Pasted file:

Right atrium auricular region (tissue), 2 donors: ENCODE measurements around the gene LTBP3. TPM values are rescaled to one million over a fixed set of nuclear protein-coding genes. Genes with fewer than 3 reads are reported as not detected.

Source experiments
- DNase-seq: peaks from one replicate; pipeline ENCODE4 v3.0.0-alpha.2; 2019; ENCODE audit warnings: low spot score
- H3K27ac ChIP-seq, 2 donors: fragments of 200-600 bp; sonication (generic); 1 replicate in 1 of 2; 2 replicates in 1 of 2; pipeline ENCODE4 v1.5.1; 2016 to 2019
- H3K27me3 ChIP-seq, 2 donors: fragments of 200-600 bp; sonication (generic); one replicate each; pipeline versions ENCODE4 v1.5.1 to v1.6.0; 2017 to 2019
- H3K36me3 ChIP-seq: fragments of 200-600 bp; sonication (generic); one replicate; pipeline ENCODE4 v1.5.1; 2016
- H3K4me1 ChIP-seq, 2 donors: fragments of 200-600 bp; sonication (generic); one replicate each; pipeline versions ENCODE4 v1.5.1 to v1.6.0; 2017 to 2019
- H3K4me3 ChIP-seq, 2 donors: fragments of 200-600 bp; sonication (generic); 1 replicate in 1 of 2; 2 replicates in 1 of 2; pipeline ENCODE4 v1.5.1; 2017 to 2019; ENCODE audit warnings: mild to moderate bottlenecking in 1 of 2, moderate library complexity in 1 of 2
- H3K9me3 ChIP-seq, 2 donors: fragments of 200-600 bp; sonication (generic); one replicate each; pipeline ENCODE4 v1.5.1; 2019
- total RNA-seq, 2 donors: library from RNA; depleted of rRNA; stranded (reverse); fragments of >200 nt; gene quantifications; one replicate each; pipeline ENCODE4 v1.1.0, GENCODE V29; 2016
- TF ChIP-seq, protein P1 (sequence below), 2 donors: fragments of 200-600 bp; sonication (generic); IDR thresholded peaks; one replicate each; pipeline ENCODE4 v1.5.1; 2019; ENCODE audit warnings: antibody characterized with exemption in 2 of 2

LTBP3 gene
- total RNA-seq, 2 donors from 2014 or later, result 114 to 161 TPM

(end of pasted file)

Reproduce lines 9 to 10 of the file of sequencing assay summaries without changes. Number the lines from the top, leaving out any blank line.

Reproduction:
- H3K9me3 ChIP-seq, 2 donors: fragments of 200-600 bp; sonication (generic); one replicate each; pipeline ENCODE4 v1.5.1; 2019
- total RNA-seq, 2 donors: library from RNA; depleted of rRNA; stranded (reverse); fragments of >200 nt; gene quantifications; one replicate each; pipeline ENCODE4 v1.1.0, GENCODE V29; 2016